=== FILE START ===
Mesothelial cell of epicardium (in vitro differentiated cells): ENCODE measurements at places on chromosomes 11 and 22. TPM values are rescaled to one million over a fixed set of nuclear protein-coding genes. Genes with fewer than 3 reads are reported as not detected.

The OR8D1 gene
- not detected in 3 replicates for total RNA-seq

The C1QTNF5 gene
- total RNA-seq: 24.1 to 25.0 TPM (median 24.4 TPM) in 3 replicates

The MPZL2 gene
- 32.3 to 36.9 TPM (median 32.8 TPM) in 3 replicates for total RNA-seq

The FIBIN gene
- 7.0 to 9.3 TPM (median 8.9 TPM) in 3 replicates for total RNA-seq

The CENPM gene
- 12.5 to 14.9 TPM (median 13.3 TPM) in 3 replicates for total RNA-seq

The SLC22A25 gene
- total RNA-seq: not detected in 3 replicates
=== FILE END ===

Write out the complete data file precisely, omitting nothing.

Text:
Mesothelial cell of epicardium (in vitro differentiated cells): ENCODE measurements at places on chromosomes 11 and 22. TPM values are rescaled to one million over a fixed set of nuclear protein-coding genes. Genes with fewer than 3 reads are reported as not detected.

The OR8D1 gene
- not detected in 3 replicates for total RNA-seq

The C1QTNF5 gene
- total RNA-seq: 24.1 to 25.0 TPM (median 24.4 TPM) in 3 replicates

The MPZL2 gene
- 32.3 to 36.9 TPM (median 32.8 TPM) in 3 replicates for total RNA-seq

The FIBIN gene
- 7.0 to 9.3 TPM (median 8.9 TPM) in 3 replicates for total RNA-seq

The CENPM gene
- 12.5 to 14.9 TPM (median 13.3 TPM) in 3 replicates for total RNA-seq

The SLC22A25 gene
- total RNA-seq: not detected in 3 replicates